ASIC North’s Approach for Mixed-Signal SoC Design AMS Design Expertise
There are two ways to approach a system level solution: Bottom up design and top down design.
Bottom-up design engages a full team quickly and rapid progress can be made on all of the building blocks. The issues comes when you try to start integrating upwards. The implementation becomes less controlled and more experimental when you try to start interfacing blocks to meet system level expectations. This type of design, while technically feasible, can come with an unnecessarily arduous design cycle. Back end verification of overall system performance often requires design iterations of lower level blocks that had been considered completed earlier in the design cycle.
Why Does ASIC North Use a Top-down Design Approach for Mixed-signal SoC’s?
Our position is to work smarter, not harder. A top-down design approach gives us the ability to architect the system in a modeling environment to ensure we cover all of the specified system level functionality and I/O’s based on a set of well-defined requirements. One may ask “What if the system requirements are not well defined and the system requirements change during the design phase?” Great question!
ASIC North can work with you along the way to help understand the system as it changes and then evolve the IC solution along with it, still working to keep the design in a top down methodology. Our analog and digital design engineers work closely together to identify full system functionality requirements, performance and timing sensitive paths, multiple clock domain boundaries, start up and power down dependencies, mode switching, status/fault reporting, and signal level interfacing to name just a few.
The design phase will start with a top level partitioning, identifying which circuits will be developed by the analog design team and which functionality will be developed by the digital design team. Moving forward, an analog partitioning will occur and those analog sub-partitions will be supported by custom VerilogA models and/or additional sub-partitions. The analog portion will continue to be sub-partitioned downwards to the basic analog structures and VerilogA models will either be custom developed for all of the circuit blocks or drawn from our extensive VerilogA library. The end result will be a simulation capable VerilogA based analog system. The digital design will be partitioned in a similar fashion until all of the underlying code is either structural Verilog or synthesizable RTL.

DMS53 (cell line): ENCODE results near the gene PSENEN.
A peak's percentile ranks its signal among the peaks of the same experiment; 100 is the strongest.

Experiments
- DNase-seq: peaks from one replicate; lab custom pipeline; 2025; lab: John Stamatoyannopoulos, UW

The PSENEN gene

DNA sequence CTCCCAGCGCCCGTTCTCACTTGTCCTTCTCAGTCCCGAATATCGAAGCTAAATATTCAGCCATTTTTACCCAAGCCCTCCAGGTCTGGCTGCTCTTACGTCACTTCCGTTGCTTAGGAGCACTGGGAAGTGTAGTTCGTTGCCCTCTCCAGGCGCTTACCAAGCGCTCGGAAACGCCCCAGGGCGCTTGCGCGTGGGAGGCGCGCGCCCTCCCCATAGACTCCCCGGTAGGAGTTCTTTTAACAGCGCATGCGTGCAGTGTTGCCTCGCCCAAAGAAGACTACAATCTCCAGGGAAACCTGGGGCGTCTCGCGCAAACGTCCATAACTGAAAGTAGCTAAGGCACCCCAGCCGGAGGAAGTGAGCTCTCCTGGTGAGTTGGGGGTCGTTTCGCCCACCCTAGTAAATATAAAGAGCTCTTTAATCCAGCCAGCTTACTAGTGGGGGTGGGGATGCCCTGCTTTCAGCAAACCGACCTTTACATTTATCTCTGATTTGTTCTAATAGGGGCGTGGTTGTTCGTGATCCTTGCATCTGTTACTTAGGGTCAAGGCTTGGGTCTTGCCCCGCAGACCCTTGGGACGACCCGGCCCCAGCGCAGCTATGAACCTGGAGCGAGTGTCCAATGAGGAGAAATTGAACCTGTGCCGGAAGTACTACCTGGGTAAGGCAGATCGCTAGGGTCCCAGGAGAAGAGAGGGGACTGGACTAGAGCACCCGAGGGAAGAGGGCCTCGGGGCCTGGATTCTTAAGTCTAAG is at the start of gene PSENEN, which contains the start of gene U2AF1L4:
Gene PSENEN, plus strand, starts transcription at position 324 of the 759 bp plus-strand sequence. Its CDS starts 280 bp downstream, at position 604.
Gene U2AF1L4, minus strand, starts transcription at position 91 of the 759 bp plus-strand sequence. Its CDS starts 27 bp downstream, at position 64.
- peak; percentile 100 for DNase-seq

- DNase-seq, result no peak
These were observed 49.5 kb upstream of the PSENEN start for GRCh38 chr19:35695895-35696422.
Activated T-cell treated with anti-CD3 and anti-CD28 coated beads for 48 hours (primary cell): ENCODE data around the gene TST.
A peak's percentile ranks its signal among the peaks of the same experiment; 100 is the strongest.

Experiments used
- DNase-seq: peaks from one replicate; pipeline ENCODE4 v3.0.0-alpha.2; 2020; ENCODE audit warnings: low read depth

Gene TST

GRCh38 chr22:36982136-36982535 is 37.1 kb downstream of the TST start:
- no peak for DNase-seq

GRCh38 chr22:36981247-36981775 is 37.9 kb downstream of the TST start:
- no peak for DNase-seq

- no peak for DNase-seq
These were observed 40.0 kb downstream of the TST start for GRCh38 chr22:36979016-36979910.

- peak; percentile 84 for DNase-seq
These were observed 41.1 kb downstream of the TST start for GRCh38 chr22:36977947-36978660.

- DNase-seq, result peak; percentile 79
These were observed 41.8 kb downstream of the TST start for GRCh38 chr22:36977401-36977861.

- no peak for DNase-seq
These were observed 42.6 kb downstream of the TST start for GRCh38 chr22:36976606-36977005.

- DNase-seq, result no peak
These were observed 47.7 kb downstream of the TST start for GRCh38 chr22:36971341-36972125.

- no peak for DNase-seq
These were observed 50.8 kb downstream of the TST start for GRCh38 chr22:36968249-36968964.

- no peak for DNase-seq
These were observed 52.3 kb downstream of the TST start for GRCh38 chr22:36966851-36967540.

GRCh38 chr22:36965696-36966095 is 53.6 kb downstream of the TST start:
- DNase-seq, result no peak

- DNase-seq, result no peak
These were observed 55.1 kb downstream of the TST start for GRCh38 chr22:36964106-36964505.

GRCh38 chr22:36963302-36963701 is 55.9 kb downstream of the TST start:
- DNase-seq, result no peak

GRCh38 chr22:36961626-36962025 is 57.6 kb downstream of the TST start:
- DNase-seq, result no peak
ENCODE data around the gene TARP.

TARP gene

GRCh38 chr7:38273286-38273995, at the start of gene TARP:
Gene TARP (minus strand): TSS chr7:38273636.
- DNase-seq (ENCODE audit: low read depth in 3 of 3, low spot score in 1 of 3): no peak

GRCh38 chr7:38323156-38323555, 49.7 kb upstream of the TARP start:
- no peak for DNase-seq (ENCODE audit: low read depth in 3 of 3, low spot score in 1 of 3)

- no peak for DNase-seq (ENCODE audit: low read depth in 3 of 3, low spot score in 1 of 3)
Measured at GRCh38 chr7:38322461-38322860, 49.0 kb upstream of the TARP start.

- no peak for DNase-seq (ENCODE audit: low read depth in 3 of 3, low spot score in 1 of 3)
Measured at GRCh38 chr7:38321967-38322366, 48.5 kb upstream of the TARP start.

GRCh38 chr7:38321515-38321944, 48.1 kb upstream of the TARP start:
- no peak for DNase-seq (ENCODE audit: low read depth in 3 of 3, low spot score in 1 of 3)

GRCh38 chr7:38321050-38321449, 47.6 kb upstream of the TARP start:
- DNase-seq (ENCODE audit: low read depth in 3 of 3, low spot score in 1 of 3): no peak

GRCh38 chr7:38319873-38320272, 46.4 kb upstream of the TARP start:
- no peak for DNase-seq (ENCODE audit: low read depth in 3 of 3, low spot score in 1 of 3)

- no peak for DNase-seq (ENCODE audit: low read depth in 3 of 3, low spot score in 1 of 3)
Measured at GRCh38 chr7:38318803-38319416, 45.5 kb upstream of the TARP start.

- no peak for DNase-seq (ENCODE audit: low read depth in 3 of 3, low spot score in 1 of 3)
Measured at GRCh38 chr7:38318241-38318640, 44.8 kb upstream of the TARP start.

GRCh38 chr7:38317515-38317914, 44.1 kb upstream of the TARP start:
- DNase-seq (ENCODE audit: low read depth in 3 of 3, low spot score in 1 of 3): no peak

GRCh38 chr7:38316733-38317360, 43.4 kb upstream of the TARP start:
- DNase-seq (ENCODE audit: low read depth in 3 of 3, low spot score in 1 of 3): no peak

While the development phase is in process, VerilogA models can be replaced with circuit schematics to ensure they perform as expected from a system level standpoint. ASIC North can simulate any mix of schematic and VerilogA models in a design to guarantee there are no unplanned analog system level interactions, all while reducing the time it takes to verify the analog portion of the SoC.
When both the digital and analog designs are integrated and ready for AMS co-sim this is where the magic happens which propels system level confidence to the next level. ASIC North’s co-sim methodology uses industry standard co-sim tool suites from either Cadence or Mentor Graphics.
The AMS verification team uses the digital verification driven tests as the main engine to verify the mixed-signal functionality of the full AMS system. This results in a minimization of two independent verification paths and allows for a common verification methodology in both the digital verification and the AMS verification. A full suite of co-sim analyses that had been defined at the beginning of the program is now tracked for functionality based on a simulation schedule. Any required modifications are reported and bug-tracked until the design passes all AMS verification tests.
For customers that have critical timing paths which traverse both the digital and analog boundaries, special AMS simulations can be performed with a back annotated SDF digital view and extracted analog portions that are path relevant to confirm that the design will perform as needed.